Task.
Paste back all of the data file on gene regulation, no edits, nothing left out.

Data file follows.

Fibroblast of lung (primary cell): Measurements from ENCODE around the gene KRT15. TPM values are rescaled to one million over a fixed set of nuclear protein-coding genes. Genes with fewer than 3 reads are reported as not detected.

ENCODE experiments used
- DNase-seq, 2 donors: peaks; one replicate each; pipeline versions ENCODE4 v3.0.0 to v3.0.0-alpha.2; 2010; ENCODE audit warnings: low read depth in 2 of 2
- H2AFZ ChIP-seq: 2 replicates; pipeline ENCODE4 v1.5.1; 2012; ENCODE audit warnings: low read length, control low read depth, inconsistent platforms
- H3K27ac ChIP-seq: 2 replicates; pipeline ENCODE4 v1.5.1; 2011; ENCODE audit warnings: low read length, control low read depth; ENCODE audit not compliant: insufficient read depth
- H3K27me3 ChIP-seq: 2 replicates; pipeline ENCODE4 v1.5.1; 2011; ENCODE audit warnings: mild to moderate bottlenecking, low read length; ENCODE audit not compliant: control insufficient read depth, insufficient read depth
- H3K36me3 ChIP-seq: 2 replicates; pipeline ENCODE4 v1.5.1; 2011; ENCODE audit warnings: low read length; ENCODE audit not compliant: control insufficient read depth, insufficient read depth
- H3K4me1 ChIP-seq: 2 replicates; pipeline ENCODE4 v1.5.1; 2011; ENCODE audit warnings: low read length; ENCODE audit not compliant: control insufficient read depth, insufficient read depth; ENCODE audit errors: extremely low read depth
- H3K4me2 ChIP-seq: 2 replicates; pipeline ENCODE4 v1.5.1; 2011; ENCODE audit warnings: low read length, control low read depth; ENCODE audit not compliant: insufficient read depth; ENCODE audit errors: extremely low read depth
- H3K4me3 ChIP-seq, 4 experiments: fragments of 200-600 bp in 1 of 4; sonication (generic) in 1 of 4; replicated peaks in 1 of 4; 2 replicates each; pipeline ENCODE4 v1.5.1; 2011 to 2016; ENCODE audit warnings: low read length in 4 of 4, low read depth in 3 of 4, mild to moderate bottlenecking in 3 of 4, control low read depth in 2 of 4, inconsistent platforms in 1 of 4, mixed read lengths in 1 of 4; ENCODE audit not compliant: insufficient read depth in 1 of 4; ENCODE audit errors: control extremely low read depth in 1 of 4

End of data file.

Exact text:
Fibroblast of lung (primary cell): Measurements from ENCODE around the gene KRT15. TPM values are rescaled to one million over a fixed set of nuclear protein-coding genes. Genes with fewer than 3 reads are reported as not detected.

ENCODE experiments used
- DNase-seq, 2 donors: peaks; one replicate each; pipeline versions ENCODE4 v3.0.0 to v3.0.0-alpha.2; 2010; ENCODE audit warnings: low read depth in 2 of 2
- H2AFZ ChIP-seq: 2 replicates; pipeline ENCODE4 v1.5.1; 2012; ENCODE audit warnings: low read length, control low read depth, inconsistent platforms
- H3K27ac ChIP-seq: 2 replicates; pipeline ENCODE4 v1.5.1; 2011; ENCODE audit warnings: low read length, control low read depth; ENCODE audit not compliant: insufficient read depth
- H3K27me3 ChIP-seq: 2 replicates; pipeline ENCODE4 v1.5.1; 2011; ENCODE audit warnings: mild to moderate bottlenecking, low read length; ENCODE audit not compliant: control insufficient read depth, insufficient read depth
- H3K36me3 ChIP-seq: 2 replicates; pipeline ENCODE4 v1.5.1; 2011; ENCODE audit warnings: low read length; ENCODE audit not compliant: control insufficient read depth, insufficient read depth
- H3K4me1 ChIP-seq: 2 replicates; pipeline ENCODE4 v1.5.1; 2011; ENCODE audit warnings: low read length; ENCODE audit not compliant: control insufficient read depth, insufficient read depth; ENCODE audit errors: extremely low read depth
- H3K4me2 ChIP-seq: 2 replicates; pipeline ENCODE4 v1.5.1; 2011; ENCODE audit warnings: low read length, control low read depth; ENCODE audit not compliant: insufficient read depth; ENCODE audit errors: extremely low read depth
- H3K4me3 ChIP-seq, 4 experiments: fragments of 200-600 bp in 1 of 4; sonication (generic) in 1 of 4; replicated peaks in 1 of 4; 2 replicates each; pipeline ENCODE4 v1.5.1; 2011 to 2016; ENCODE audit warnings: low read length in 4 of 4, low read depth in 3 of 4, mild to moderate bottlenecking in 3 of 4, control low read depth in 2 of 4, inconsistent platforms in 1 of 4, mixed read lengths in 1 of 4; ENCODE audit not compliant: insufficient read depth in 1 of 4; ENCODE audit errors: control extremely low read depth in 1 of 4